“It takes me back to feeling like a left-out teenager,” says beloved Seattle singer-songwriter and new mother, Shelby Earl, when speaking about her recent experiences using Facebook. “Feeling like someone’s relationship looks healthier than mine, or their music career looks like it’s thriving more than mine. In our regular lives, we compare ourselves to other people, but not as readily. We’re not seeing so many people and what they’re up to all the time the way we do with social media. It can make you feel like you’re the one doing it wrong.

Earl weighed in with a post on her personal Facebook page recently. She asked, “On a scale of 1-to-5 (5 being, “like garbage”) how bad does social media make you feel on a regular basis?” She continued,

Maybe it’s just me, but I find that any time I’m feeling crappy for what seems like no reason, if I stop and search myself/isolate the emotion, I find that it’s often something to do with social media that caused the bad feels. Then again, I also genuinely enjoy seeing what everyone is up to and staying connected with people I care about through these channels.

Earl received 50-some comments in response, many of them agreeing with her plight. So, given that spending time on Facebook, and other social media platforms, so often creates unpleasant experiences, why do Earl and so many others keep using social media? Israeli writer and philosopher Sam Vaknin, who recently appeared in the 2016 Vice documentary, “How Narcissists Took Over the World,” says it’s because we’ve conditioned ourselves to do so–and it’s by design. Social media, Vaknin says, exploits an often ugly incentive structure in our psyche, one based on “likes” and little else. This new dynamic then pushes us toward anxiety inside a platform that too often relies on anger for fuel.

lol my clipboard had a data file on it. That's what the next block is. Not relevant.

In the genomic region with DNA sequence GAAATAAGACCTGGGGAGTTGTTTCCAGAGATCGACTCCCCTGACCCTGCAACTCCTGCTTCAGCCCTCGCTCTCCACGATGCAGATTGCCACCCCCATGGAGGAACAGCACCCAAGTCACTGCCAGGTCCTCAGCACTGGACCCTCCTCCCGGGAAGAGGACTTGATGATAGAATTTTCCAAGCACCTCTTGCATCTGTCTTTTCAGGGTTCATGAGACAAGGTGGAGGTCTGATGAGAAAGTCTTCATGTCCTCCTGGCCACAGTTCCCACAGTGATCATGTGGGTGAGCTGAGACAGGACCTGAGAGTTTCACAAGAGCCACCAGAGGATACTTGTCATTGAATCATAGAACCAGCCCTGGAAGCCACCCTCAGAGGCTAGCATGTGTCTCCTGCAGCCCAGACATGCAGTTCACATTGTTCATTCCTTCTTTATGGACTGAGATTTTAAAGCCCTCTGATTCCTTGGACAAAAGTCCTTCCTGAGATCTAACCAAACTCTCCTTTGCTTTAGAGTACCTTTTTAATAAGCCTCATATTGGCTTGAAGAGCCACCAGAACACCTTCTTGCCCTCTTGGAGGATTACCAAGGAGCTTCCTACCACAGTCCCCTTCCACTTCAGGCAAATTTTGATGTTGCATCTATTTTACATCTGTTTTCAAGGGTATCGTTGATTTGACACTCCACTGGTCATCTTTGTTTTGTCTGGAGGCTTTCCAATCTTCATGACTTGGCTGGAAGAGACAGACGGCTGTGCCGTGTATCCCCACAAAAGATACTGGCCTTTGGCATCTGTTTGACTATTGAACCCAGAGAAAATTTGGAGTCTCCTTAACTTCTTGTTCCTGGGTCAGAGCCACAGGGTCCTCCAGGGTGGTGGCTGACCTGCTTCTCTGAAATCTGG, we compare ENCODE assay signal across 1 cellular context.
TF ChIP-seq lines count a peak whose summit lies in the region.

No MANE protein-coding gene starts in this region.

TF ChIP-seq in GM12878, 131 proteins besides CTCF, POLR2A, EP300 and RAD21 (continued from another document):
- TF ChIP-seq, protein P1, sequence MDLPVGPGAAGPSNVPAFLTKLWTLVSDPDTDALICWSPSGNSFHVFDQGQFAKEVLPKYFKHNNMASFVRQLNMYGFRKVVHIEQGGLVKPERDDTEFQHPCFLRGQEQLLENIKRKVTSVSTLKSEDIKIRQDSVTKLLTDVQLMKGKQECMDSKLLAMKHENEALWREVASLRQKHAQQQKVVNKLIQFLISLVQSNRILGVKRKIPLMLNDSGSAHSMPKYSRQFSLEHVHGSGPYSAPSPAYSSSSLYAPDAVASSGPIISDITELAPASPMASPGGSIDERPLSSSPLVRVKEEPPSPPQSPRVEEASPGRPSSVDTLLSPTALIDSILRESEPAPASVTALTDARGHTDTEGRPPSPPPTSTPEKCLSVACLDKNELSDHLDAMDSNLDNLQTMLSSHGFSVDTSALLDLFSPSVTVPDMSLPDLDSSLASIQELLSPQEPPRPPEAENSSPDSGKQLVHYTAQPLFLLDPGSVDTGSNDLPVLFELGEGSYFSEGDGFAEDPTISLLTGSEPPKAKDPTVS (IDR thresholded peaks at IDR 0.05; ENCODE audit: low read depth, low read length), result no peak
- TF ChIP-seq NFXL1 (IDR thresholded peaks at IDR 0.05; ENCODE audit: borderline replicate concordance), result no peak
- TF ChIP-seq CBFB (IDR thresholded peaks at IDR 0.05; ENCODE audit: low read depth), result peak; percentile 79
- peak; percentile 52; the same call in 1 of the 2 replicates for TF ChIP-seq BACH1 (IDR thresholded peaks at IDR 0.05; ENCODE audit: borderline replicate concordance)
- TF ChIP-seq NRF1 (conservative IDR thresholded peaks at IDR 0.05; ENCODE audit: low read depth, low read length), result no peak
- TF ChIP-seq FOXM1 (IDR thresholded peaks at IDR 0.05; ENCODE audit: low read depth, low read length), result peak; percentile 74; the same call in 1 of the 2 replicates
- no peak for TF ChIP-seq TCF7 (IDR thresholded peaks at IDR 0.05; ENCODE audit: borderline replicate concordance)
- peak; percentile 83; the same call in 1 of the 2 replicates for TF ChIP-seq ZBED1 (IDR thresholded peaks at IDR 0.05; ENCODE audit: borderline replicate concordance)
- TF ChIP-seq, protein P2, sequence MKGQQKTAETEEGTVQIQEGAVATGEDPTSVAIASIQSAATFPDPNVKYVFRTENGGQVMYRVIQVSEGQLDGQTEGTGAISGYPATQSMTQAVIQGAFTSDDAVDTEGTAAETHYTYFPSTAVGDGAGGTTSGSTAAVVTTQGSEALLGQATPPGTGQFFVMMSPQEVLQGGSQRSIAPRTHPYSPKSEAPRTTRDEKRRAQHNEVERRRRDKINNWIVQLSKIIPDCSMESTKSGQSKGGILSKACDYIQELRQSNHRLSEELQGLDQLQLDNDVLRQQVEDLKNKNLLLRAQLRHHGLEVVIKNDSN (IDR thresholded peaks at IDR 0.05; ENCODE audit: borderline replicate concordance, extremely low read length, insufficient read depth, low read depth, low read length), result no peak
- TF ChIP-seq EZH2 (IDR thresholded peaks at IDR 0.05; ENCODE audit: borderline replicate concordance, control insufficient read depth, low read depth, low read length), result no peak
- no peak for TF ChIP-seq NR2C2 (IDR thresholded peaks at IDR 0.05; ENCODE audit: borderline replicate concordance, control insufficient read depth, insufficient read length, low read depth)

And Vaknin is not alone. His theories are supported by many in the world of tech, including former Facebook higher-ups Sean Parker and Chamath Palihapitiya. An early investor in Facebook, Parker spoke at an Axios conference in Philadelphia in 2017, “It’s a social-validation feedback loop … exactly the kind of thing that a hacker like myself would come up with because you’re exploiting a vulnerability in human psychology.” In December of that same year, former Facebook VP Palihapitiya offered his thoughts to the Washington Post, “It literally is a point now where I think we have created tools that are ripping apart the social fabric of how society works.”